OBSERVATIONS AND COMMENTS OF THE GOVERNMENT OF PANAMA
27 October 1978
My Dear Mr. Vargas Carreño:
At the instructions of the Minister of Foreign Affairs of the Republic of Panama, Dr. Carlos Ozores T., I have the honor to convey to you observations and comments on the report on the situation of human rights in Panama, approved by the Inter-American Commission on Human Rights at its fortieth session.
First of all, we wish to take note with satisfaction of the recognition in the introduction of the report of the fact that the Commission's on-site observation was based on an express invitation by the head of the Panamanian Government, General Omar Torrijos Herrera, issued on September 13, 1977, as well as of the statement in the introduction to the effect that every facility was extended to the IACHR for the performance of its mission, which enabled it for the first time in its history to examine the functioning of a country's criminal justice system, and that this was due to the full cooperation of the Government of Panama.
We are also pleased to observe that the references made to the so-called "Legal Framework," although rather condensed, reflect quite objectively that the constitutional and legal provisions in effect in Panama are clearly aimed at guaranteeing the respect and observance of human rights.
According to the chapter on conclusions, the report intends to reflect the status of rights in Panama up to June 1, 1978. Without analyzing at this time whether that purpose is fully accomplished, and refraining from examining specific aspects of the report, we believe that to close it at that date would not give a suitable impression of the Panamanian situation. From June until the present date, basic changes have occurred which, in our opinion, should be included in the report. These changes which, in o7ur opinion, should be included in the report. These changes are of such importance that they cannot be left aside. The report, if published in its present version, would reflect some situations that no longer exist.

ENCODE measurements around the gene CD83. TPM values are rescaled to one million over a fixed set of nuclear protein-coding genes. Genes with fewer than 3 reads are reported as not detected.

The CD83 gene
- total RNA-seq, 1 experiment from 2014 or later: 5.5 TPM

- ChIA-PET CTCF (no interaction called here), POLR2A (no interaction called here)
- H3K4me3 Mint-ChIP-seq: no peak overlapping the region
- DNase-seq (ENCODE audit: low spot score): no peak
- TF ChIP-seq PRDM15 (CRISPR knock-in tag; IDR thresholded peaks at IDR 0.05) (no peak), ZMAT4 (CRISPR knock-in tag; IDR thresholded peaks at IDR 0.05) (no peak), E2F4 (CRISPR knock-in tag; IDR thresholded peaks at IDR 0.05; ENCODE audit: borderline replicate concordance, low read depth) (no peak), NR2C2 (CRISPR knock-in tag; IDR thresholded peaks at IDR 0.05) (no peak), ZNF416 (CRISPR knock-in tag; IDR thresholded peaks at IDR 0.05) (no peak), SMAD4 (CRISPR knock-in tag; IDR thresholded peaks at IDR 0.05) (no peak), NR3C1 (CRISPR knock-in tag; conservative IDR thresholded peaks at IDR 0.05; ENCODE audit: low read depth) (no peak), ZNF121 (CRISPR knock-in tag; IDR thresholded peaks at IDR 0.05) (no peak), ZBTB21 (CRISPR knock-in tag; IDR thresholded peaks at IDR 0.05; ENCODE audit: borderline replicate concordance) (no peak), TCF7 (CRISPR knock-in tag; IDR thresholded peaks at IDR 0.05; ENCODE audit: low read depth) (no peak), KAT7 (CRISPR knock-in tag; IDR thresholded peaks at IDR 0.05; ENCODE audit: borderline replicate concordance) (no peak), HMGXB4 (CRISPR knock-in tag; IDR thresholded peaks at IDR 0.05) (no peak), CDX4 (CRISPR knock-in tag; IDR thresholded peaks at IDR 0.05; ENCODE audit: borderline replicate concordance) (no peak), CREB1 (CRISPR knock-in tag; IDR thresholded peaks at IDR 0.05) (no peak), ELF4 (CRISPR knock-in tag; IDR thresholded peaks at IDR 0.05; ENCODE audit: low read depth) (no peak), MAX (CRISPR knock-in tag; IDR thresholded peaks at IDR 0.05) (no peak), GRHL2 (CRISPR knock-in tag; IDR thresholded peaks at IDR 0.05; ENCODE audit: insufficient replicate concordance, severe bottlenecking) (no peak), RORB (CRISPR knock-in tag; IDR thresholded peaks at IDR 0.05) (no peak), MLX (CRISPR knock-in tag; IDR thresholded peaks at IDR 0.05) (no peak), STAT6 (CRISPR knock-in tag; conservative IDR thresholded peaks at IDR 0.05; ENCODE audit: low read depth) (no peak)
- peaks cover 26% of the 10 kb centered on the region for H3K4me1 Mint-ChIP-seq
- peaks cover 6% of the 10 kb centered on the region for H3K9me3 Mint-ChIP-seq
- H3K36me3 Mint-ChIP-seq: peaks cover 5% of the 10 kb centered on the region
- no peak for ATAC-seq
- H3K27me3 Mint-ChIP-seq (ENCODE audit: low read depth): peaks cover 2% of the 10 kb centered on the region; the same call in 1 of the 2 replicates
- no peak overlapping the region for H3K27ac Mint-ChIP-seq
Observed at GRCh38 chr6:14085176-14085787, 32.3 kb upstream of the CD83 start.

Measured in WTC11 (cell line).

For example, on last October 25 the National Assembly of Municipal Representatives approved an Act amending the Constitution of Panama. This act amends Articles 41, 129, 140, 141, 143, 145, 146, 147, 148, 149, 150, 151, 152, 153, 154, 157, 163, 164, 172, 173, 180, 181, 235, 237, and added Articles 153A and 153B.
Next we should like to comment on the content of the constitutional amendments and other significant aspects, which in our opinion, should be taken into account for inclusion in the Commission's report.
Mr. Edmundo Vargas Carreño
Executive Secretary of the
Inter-American Commission on
Organization of American States
I. Constitutional Amendments
The amendments to the Constitution include matters of major importance, such as the following:
1) The legislative function shall be exercised by the Plenum of the National Assembly of Municipal Representatives and the National Legislative Council. In accordance with the amended Article 146, the National Legislative Council shall be composed in the following manner:
1. The President of the National Assembly of Municipal Representatives who shall preside. In his temporary absence, the Vice President of this body shall replace him;
2. Four (4) Municipal Representatives from each Province and one (1) from the Region of San Blas and the Municipality of Puerto Obaldía for a term of two (2) years. They shall be chosen by a majority vote of the Representatives of each province in an election among and by the Representatives of the municipalities of the respective province at a meeting to be convoked and chaired by the vice President of the National Assembly of Municipal Representatives of the Province every two (2) years within ten (10) days following October 11. Each of these members shall have an alternate representative who shall e a municipal representative and who shall be elected in the same manner.